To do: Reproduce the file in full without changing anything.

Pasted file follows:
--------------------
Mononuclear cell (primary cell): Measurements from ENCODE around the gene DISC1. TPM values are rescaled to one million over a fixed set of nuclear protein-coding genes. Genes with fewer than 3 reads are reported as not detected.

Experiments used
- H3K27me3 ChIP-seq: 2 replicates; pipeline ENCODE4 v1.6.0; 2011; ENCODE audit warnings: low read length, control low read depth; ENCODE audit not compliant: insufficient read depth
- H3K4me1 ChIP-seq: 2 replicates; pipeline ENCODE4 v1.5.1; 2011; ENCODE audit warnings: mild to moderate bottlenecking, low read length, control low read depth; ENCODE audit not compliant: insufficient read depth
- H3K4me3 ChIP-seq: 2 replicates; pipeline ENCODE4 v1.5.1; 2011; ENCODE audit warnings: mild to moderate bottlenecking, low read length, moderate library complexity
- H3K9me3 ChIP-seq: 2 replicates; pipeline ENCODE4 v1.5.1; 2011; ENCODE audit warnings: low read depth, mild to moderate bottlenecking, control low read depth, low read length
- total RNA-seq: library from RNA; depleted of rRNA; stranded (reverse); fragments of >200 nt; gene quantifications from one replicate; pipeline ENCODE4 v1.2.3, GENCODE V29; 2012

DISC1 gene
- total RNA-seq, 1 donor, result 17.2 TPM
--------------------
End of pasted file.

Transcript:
Mononuclear cell (primary cell): Measurements from ENCODE around the gene DISC1. TPM values are rescaled to one million over a fixed set of nuclear protein-coding genes. Genes with fewer than 3 reads are reported as not detected.

Experiments used
- H3K27me3 ChIP-seq: 2 replicates; pipeline ENCODE4 v1.6.0; 2011; ENCODE audit warnings: low read length, control low read depth; ENCODE audit not compliant: insufficient read depth
- H3K4me1 ChIP-seq: 2 replicates; pipeline ENCODE4 v1.5.1; 2011; ENCODE audit warnings: mild to moderate bottlenecking, low read length, control low read depth; ENCODE audit not compliant: insufficient read depth
- H3K4me3 ChIP-seq: 2 replicates; pipeline ENCODE4 v1.5.1; 2011; ENCODE audit warnings: mild to moderate bottlenecking, low read length, moderate library complexity
- H3K9me3 ChIP-seq: 2 replicates; pipeline ENCODE4 v1.5.1; 2011; ENCODE audit warnings: low read depth, mild to moderate bottlenecking, control low read depth, low read length
- total RNA-seq: library from RNA; depleted of rRNA; stranded (reverse); fragments of >200 nt; gene quantifications from one replicate; pipeline ENCODE4 v1.2.3, GENCODE V29; 2012

DISC1 gene
- total RNA-seq, 1 donor, result 17.2 TPM